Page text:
On August 11, 2017, the world’s oldest man passed away, just a month short of his 114th birthday — making him one of the 10 longest-lived men since modern record-keeping began. If you knew nothing else about him than this, you would be justified in thinking that he had led a peaceful life, spared of fear, grief and danger.
The actual truth is the opposite. The man in question was Yisrael Kristal, Holocaust survivor. Born in Poland in 1903, he survived four years in the Lodz ghetto, and was then transported to Auschwitz. In the ghetto, his two children died. In Auschwitz, his wife was killed. When Auschwitz was liberated, he was a walking skeleton weighing a mere 37 kilos. He was the only member of his family to survive.
He was raised as a religious Jew and stayed so all his life. When the war was over and his entire world destroyed, he married again, this time to another Holocaust survivor. They had children. They made aliyah to Haifa. There he began again in the confectionery business, as he had done in Poland before the war. He made sweets and chocolate. He became an innovator. If you have ever had Israeli orange peel covered in chocolate, or liqueur chocolates shaped like little bottles and covered with silver foil, you are enjoying one of the products he originated. Those who knew him said he was a man with no bitterness in his soul. He wanted people to taste sweetness.
In 2016, at the age of 113, he finally celebrated his bar mitzvah. A hundred years earlier, this had proved impossible. By then, his mother was dead and his father was fighting in the First World War. With an almost poetic sense of fittingness, Yisrael died on erev Shabbat Ekev, the parsha that includes the second paragraph of the Shema with its commands to wear tefillin and teach Torah to your children, “so that you and your children may live long in the land that the Lord swore to your ancestors.”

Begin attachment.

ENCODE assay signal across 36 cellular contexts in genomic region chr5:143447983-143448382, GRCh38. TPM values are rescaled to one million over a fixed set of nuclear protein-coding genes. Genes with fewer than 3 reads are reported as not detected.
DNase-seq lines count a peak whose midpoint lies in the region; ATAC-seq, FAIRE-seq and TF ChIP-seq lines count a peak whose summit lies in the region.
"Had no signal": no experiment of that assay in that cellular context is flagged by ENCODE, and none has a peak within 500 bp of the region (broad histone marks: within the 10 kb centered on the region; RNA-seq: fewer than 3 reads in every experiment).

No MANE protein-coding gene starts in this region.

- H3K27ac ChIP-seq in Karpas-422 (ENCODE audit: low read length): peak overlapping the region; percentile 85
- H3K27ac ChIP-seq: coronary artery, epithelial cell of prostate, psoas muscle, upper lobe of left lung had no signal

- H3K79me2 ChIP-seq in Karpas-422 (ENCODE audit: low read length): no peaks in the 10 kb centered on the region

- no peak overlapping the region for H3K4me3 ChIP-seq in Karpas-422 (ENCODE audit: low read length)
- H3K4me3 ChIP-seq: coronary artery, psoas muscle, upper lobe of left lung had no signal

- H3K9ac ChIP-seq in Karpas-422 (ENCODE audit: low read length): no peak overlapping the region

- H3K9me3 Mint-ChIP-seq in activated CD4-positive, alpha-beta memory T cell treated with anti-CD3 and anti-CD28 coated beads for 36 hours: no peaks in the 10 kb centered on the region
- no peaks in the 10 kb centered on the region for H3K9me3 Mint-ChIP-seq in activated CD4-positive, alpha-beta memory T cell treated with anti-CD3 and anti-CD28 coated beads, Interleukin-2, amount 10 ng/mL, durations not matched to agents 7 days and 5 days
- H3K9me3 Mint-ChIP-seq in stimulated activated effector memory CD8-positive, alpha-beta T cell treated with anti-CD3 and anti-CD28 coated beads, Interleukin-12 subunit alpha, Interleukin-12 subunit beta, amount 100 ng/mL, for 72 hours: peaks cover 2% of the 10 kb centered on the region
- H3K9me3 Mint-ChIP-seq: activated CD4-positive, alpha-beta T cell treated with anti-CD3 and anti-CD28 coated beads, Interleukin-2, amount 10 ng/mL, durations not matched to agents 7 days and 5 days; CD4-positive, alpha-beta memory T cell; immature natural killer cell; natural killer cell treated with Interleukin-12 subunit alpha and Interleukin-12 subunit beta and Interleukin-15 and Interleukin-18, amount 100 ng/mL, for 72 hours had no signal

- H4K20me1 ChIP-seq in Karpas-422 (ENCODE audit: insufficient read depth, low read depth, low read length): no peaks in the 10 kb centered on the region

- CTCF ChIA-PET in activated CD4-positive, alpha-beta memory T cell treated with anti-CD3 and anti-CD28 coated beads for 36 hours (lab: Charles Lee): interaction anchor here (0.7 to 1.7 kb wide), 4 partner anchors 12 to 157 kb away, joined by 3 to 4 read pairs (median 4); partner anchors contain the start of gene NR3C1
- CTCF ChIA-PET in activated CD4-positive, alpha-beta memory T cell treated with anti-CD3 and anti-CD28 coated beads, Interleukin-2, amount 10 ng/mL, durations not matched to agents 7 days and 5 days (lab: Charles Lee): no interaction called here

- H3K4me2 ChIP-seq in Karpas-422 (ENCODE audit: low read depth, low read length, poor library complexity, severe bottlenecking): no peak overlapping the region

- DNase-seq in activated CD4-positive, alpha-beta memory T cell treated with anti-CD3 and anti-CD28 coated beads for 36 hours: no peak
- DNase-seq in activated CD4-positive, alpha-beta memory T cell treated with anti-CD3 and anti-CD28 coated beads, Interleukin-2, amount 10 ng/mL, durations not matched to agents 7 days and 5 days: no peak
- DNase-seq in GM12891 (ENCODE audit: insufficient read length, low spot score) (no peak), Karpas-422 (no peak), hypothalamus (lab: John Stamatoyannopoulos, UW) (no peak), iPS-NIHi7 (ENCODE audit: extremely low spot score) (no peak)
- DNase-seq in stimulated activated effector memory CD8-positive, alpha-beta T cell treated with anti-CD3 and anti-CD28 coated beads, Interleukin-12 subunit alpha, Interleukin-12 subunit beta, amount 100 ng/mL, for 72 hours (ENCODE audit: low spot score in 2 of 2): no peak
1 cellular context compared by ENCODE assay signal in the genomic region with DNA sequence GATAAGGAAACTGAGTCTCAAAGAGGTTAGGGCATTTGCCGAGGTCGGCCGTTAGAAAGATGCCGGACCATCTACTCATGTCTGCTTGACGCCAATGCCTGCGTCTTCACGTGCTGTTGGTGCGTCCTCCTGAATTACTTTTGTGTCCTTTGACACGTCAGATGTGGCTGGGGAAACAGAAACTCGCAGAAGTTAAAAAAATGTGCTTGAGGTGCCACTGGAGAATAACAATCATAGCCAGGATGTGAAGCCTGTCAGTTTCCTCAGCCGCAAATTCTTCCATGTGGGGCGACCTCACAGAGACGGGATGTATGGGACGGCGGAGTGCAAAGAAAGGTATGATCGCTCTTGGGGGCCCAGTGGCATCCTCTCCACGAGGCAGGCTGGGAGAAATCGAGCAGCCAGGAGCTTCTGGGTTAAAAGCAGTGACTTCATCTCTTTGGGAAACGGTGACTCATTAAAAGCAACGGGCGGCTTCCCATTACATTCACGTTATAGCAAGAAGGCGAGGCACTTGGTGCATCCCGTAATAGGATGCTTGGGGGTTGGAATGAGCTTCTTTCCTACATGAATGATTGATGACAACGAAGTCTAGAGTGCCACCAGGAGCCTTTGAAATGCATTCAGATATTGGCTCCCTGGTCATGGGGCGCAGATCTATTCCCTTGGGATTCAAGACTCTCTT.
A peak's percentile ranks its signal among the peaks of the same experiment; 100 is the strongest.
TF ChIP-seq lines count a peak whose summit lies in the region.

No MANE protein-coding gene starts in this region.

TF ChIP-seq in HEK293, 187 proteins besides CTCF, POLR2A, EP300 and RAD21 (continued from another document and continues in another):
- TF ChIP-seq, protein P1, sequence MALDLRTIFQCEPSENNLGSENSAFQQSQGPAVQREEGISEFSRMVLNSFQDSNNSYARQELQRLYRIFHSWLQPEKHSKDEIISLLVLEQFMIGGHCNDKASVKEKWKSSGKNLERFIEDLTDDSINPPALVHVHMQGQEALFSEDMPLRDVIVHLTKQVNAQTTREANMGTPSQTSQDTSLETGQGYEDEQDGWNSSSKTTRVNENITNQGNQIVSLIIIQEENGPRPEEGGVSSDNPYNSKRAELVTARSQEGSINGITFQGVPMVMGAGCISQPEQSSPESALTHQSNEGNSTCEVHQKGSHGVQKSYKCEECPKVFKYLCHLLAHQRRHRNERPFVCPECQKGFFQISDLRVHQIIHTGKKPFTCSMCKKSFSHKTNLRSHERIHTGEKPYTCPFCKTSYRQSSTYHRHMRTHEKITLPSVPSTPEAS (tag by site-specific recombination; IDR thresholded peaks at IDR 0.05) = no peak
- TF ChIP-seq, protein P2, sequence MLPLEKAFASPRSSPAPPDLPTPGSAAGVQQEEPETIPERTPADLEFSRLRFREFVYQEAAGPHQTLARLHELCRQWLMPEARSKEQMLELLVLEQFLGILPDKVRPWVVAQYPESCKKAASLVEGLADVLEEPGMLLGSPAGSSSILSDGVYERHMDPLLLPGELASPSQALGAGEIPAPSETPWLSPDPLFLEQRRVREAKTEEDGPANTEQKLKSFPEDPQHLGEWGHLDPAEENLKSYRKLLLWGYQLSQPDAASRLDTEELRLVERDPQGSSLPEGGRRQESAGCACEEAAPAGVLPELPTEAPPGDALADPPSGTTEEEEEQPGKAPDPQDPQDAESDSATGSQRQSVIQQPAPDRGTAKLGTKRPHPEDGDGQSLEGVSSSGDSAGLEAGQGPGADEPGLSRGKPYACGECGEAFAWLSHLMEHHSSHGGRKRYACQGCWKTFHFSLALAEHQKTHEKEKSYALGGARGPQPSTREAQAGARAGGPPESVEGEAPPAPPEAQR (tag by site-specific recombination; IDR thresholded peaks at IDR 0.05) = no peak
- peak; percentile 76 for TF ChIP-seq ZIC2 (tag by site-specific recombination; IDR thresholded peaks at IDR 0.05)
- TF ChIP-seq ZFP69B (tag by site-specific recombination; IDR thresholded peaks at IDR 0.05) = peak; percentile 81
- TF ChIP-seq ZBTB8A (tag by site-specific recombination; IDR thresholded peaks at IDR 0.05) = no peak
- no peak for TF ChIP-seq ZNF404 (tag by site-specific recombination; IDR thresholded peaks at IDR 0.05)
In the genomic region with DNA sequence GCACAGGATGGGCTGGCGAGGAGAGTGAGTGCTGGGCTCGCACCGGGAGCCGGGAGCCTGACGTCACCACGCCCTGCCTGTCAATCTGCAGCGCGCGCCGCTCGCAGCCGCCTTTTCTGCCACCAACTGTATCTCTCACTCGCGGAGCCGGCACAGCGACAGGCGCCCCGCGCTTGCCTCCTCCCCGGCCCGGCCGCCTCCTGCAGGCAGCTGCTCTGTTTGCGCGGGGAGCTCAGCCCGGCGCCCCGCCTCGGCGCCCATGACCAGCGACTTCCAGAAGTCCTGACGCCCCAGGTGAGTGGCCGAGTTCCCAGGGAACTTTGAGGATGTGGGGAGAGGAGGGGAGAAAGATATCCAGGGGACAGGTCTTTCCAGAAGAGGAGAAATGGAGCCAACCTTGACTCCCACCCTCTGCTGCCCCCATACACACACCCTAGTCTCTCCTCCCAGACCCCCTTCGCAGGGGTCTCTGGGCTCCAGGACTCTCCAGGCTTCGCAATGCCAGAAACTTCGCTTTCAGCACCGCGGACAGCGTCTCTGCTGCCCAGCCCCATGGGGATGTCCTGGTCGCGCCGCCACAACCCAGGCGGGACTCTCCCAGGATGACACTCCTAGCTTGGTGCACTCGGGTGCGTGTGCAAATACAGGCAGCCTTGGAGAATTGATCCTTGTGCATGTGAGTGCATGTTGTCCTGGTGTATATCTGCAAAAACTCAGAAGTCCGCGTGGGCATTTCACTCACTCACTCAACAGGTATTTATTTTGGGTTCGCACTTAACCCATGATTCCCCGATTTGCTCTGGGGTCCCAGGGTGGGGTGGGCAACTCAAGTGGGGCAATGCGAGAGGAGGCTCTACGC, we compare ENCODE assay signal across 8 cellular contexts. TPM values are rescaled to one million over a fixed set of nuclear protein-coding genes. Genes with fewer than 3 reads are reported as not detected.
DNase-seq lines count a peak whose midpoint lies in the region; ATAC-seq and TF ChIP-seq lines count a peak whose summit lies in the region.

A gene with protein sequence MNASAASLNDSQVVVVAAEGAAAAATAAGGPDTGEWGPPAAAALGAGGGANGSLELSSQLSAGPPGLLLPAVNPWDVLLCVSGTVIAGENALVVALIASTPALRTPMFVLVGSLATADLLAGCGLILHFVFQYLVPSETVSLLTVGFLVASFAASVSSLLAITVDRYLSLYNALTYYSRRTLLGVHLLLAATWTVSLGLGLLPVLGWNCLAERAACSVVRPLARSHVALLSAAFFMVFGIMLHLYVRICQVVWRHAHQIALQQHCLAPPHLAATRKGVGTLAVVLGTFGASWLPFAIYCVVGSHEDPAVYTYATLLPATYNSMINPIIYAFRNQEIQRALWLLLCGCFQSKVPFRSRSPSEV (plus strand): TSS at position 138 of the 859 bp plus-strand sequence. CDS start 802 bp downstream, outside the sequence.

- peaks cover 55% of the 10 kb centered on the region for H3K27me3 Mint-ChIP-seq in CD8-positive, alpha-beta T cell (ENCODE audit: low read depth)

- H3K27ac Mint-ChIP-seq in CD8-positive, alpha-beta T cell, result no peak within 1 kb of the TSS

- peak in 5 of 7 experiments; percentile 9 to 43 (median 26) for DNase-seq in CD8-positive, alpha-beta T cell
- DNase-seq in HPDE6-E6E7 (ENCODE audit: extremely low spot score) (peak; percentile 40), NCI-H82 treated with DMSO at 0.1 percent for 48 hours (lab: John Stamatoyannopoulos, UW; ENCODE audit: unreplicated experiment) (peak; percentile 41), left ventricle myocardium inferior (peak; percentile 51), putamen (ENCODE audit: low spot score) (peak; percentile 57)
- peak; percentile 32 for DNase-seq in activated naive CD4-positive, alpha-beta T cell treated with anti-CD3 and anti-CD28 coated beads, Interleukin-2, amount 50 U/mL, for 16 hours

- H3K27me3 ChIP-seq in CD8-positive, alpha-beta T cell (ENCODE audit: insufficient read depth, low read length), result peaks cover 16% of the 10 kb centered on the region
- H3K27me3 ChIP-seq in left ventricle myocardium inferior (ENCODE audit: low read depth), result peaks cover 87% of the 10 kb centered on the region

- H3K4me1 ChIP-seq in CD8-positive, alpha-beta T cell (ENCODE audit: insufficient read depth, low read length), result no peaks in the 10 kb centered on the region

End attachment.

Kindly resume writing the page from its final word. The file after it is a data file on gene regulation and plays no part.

Yisrael Kristal faithfully did both. On his bar mitzvah he joked that he was the world’s oldest tefillin-wearer. He gathered his children, grandchildren and great-grandchildren under his tallit and said, “Here’s one person, and look how many people he brought to life. As we’re all standing here under my tallit, I’m thinking: six million people. Imagine the world they could have built.” This was an extraordinary man.
His life sheds light on one of the most tantalizing verses in the Torah. Describing the death of Abraham, our parsha says that he “breathed his last and died in good old age, old and satisfied” (Gen. 25:8). His is the most serene death in the Torah. Yet consider his life, fraught as it was with trial after trial.